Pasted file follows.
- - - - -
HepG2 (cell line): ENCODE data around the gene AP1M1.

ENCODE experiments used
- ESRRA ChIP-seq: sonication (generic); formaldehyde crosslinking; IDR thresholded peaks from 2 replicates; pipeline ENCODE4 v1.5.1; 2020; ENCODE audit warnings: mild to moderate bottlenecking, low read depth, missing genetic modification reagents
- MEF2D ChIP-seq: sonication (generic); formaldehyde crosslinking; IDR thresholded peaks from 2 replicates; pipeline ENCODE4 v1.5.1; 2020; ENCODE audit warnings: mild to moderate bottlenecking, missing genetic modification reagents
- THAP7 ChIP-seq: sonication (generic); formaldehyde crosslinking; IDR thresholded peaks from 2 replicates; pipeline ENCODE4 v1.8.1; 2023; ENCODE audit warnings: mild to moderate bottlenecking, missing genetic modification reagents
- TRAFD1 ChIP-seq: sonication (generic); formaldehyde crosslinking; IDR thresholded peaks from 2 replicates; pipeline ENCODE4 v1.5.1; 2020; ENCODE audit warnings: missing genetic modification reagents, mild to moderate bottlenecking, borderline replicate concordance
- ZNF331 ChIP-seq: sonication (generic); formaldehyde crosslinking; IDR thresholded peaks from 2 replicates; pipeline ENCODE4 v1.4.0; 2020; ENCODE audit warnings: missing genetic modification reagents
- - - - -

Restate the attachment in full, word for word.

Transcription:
HepG2 (cell line): ENCODE data around the gene AP1M1.

ENCODE experiments used
- ESRRA ChIP-seq: sonication (generic); formaldehyde crosslinking; IDR thresholded peaks from 2 replicates; pipeline ENCODE4 v1.5.1; 2020; ENCODE audit warnings: mild to moderate bottlenecking, low read depth, missing genetic modification reagents
- MEF2D ChIP-seq: sonication (generic); formaldehyde crosslinking; IDR thresholded peaks from 2 replicates; pipeline ENCODE4 v1.5.1; 2020; ENCODE audit warnings: mild to moderate bottlenecking, missing genetic modification reagents
- THAP7 ChIP-seq: sonication (generic); formaldehyde crosslinking; IDR thresholded peaks from 2 replicates; pipeline ENCODE4 v1.8.1; 2023; ENCODE audit warnings: mild to moderate bottlenecking, missing genetic modification reagents
- TRAFD1 ChIP-seq: sonication (generic); formaldehyde crosslinking; IDR thresholded peaks from 2 replicates; pipeline ENCODE4 v1.5.1; 2020; ENCODE audit warnings: missing genetic modification reagents, mild to moderate bottlenecking, borderline replicate concordance
- ZNF331 ChIP-seq: sonication (generic); formaldehyde crosslinking; IDR thresholded peaks from 2 replicates; pipeline ENCODE4 v1.4.0; 2020; ENCODE audit warnings: missing genetic modification reagents